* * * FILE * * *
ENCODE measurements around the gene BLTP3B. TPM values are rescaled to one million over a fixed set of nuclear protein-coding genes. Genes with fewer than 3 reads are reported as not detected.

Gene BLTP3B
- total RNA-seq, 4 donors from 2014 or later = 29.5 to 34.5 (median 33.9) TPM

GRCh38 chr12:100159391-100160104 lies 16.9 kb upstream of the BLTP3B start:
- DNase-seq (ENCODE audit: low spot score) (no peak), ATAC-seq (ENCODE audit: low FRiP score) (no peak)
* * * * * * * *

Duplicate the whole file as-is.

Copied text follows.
ENCODE measurements around the gene BLTP3B. TPM values are rescaled to one million over a fixed set of nuclear protein-coding genes. Genes with fewer than 3 reads are reported as not detected.

Gene BLTP3B
- total RNA-seq, 4 donors from 2014 or later = 29.5 to 34.5 (median 33.9) TPM

GRCh38 chr12:100159391-100160104 lies 16.9 kb upstream of the BLTP3B start:
- DNase-seq (ENCODE audit: low spot score) (no peak), ATAC-seq (ENCODE audit: low FRiP score) (no peak)